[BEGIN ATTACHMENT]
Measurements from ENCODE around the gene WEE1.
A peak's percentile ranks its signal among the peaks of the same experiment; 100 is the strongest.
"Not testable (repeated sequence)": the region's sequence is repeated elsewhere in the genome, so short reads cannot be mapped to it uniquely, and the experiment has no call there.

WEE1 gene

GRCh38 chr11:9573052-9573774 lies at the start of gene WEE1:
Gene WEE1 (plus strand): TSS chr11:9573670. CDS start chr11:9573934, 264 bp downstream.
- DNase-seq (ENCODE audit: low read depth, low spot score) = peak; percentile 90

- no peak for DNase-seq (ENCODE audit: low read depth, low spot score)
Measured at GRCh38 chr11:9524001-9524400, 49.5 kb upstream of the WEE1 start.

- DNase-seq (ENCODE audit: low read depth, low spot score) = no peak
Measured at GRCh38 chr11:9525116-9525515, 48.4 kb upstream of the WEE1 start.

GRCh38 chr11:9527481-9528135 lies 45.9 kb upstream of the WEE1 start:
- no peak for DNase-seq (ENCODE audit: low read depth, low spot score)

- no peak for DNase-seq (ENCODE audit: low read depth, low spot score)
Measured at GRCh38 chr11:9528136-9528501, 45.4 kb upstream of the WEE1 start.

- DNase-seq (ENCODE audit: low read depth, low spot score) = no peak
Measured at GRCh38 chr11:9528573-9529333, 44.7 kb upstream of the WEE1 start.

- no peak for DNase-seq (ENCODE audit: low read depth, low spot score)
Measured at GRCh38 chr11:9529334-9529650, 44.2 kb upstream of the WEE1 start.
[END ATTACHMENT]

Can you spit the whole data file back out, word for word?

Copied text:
Measurements from ENCODE around the gene WEE1.
A peak's percentile ranks its signal among the peaks of the same experiment; 100 is the strongest.
"Not testable (repeated sequence)": the region's sequence is repeated elsewhere in the genome, so short reads cannot be mapped to it uniquely, and the experiment has no call there.

WEE1 gene

GRCh38 chr11:9573052-9573774 lies at the start of gene WEE1:
Gene WEE1 (plus strand): TSS chr11:9573670. CDS start chr11:9573934, 264 bp downstream.
- DNase-seq (ENCODE audit: low read depth, low spot score) = peak; percentile 90

- no peak for DNase-seq (ENCODE audit: low read depth, low spot score)
Measured at GRCh38 chr11:9524001-9524400, 49.5 kb upstream of the WEE1 start.

- DNase-seq (ENCODE audit: low read depth, low spot score) = no peak
Measured at GRCh38 chr11:9525116-9525515, 48.4 kb upstream of the WEE1 start.

GRCh38 chr11:9527481-9528135 lies 45.9 kb upstream of the WEE1 start:
- no peak for DNase-seq (ENCODE audit: low read depth, low spot score)

- no peak for DNase-seq (ENCODE audit: low read depth, low spot score)
Measured at GRCh38 chr11:9528136-9528501, 45.4 kb upstream of the WEE1 start.

- DNase-seq (ENCODE audit: low read depth, low spot score) = no peak
Measured at GRCh38 chr11:9528573-9529333, 44.7 kb upstream of the WEE1 start.

- no peak for DNase-seq (ENCODE audit: low read depth, low spot score)
Measured at GRCh38 chr11:9529334-9529650, 44.2 kb upstream of the WEE1 start.